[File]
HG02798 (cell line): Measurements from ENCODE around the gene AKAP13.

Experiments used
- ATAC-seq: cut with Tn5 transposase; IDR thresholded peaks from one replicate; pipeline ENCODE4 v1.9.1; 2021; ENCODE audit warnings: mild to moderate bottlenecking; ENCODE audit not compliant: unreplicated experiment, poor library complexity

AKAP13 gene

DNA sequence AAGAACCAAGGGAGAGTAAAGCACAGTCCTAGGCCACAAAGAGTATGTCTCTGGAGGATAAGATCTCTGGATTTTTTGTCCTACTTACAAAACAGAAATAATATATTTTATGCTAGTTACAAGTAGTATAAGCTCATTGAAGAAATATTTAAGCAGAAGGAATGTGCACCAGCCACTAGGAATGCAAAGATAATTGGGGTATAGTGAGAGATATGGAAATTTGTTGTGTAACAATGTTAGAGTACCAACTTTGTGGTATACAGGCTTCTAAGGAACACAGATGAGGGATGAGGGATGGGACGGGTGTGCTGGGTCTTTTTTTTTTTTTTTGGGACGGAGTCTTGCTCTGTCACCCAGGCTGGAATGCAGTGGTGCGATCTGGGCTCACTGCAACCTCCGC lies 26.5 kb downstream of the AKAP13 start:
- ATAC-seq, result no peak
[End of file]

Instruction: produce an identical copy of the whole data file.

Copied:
HG02798 (cell line): Measurements from ENCODE around the gene AKAP13.

Experiments used
- ATAC-seq: cut with Tn5 transposase; IDR thresholded peaks from one replicate; pipeline ENCODE4 v1.9.1; 2021; ENCODE audit warnings: mild to moderate bottlenecking; ENCODE audit not compliant: unreplicated experiment, poor library complexity

AKAP13 gene

DNA sequence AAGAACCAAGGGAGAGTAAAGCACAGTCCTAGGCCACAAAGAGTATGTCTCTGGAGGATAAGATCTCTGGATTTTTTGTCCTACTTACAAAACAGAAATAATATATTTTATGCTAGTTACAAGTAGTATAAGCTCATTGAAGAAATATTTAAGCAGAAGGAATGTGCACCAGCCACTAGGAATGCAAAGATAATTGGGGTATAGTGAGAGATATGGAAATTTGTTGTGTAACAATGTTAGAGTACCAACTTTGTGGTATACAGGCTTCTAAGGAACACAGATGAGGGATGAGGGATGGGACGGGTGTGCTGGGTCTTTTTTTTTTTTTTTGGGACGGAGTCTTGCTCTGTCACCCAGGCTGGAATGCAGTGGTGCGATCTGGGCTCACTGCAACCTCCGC lies 26.5 kb downstream of the AKAP13 start:
- ATAC-seq, result no peak